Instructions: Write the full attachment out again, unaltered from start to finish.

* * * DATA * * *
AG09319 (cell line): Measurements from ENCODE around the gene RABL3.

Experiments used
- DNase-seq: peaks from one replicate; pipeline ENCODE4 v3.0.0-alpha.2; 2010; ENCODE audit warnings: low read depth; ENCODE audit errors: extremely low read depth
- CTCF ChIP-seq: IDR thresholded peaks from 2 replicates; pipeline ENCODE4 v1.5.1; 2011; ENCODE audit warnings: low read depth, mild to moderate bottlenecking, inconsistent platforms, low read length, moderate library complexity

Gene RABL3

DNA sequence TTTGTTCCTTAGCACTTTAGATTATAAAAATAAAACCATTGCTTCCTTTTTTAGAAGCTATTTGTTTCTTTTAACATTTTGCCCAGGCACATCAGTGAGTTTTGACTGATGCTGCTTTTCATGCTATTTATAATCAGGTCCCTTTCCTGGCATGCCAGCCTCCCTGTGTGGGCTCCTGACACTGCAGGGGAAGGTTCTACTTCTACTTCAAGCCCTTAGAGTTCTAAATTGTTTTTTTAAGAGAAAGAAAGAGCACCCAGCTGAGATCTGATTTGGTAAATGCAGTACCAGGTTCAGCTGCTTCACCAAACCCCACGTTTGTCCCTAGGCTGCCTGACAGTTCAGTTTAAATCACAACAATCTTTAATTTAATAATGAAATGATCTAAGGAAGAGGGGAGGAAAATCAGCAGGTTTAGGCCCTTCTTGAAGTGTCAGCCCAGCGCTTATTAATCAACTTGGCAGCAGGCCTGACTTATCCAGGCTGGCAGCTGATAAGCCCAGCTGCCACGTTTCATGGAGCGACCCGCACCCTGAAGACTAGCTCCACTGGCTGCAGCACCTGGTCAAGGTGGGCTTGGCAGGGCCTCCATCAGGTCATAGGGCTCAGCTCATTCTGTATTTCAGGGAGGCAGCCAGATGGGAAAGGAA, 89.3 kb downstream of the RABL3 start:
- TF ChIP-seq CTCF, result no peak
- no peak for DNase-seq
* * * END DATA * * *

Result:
AG09319 (cell line): Measurements from ENCODE around the gene RABL3.

Experiments used
- DNase-seq: peaks from one replicate; pipeline ENCODE4 v3.0.0-alpha.2; 2010; ENCODE audit warnings: low read depth; ENCODE audit errors: extremely low read depth
- CTCF ChIP-seq: IDR thresholded peaks from 2 replicates; pipeline ENCODE4 v1.5.1; 2011; ENCODE audit warnings: low read depth, mild to moderate bottlenecking, inconsistent platforms, low read length, moderate library complexity

Gene RABL3

DNA sequence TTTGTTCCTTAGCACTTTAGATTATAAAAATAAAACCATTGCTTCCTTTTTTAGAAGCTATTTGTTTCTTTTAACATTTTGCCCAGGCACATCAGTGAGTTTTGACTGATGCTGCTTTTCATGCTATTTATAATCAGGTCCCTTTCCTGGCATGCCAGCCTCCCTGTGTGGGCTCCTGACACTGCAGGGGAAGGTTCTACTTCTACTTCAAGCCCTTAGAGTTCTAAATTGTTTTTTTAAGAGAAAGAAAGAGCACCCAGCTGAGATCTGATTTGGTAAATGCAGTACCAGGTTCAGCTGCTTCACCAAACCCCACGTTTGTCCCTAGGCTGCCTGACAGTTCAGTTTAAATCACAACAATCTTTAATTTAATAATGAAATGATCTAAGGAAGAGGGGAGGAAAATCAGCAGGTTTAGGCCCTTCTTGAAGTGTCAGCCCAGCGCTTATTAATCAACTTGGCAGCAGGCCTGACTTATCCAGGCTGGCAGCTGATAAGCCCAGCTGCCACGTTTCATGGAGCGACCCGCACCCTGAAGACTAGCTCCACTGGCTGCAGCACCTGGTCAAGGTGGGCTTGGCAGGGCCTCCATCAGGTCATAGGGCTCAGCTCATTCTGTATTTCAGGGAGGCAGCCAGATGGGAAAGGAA, 89.3 kb downstream of the RABL3 start:
- TF ChIP-seq CTCF, result no peak
- no peak for DNase-seq